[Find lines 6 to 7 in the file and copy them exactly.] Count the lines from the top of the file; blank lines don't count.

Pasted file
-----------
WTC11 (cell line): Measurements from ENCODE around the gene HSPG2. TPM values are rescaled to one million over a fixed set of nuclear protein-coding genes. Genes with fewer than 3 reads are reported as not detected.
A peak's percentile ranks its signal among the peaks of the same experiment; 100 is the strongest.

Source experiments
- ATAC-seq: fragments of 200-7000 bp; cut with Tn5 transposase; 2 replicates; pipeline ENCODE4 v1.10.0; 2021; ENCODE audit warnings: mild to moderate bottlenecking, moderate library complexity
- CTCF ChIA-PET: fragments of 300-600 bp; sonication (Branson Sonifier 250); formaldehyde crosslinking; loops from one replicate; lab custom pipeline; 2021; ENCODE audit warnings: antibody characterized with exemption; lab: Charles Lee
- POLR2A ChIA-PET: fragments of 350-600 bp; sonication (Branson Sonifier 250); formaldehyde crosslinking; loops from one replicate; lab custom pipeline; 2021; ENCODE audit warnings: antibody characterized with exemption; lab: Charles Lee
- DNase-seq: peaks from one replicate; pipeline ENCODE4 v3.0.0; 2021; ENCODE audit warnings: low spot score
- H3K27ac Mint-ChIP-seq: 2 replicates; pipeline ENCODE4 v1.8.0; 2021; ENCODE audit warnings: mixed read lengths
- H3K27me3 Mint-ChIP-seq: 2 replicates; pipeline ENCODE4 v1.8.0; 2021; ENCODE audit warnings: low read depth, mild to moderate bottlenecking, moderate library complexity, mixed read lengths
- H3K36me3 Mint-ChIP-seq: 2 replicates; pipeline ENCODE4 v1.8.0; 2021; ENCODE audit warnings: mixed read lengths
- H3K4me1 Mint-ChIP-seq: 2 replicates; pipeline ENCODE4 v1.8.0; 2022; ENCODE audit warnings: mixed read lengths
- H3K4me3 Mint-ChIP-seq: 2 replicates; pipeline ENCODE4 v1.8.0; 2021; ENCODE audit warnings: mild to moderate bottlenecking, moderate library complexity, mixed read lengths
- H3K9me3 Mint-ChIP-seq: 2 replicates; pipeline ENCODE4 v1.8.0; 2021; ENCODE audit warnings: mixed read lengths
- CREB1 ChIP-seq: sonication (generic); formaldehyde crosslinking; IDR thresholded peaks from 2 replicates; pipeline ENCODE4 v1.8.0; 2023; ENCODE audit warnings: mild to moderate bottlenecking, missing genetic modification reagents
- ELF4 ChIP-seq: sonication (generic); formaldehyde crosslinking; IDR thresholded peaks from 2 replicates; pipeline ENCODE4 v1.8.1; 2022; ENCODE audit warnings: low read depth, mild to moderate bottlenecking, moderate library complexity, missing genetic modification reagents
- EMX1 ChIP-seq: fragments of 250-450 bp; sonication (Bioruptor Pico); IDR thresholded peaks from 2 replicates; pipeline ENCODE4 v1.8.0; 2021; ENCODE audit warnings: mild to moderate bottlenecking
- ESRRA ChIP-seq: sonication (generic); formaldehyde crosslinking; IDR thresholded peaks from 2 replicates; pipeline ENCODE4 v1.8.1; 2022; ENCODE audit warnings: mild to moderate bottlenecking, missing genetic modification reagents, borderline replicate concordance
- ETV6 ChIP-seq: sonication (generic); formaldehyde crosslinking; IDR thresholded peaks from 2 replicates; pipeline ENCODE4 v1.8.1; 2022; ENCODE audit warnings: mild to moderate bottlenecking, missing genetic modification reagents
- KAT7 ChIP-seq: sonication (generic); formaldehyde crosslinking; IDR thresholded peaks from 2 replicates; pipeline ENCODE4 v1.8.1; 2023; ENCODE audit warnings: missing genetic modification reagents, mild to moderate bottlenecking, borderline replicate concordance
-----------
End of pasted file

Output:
- POLR2A ChIA-PET: fragments of 350-600 bp; sonication (Branson Sonifier 250); formaldehyde crosslinking; loops from one replicate; lab custom pipeline; 2021; ENCODE audit warnings: antibody characterized with exemption; lab: Charles Lee
- DNase-seq: peaks from one replicate; pipeline ENCODE4 v3.0.0; 2021; ENCODE audit warnings: low spot score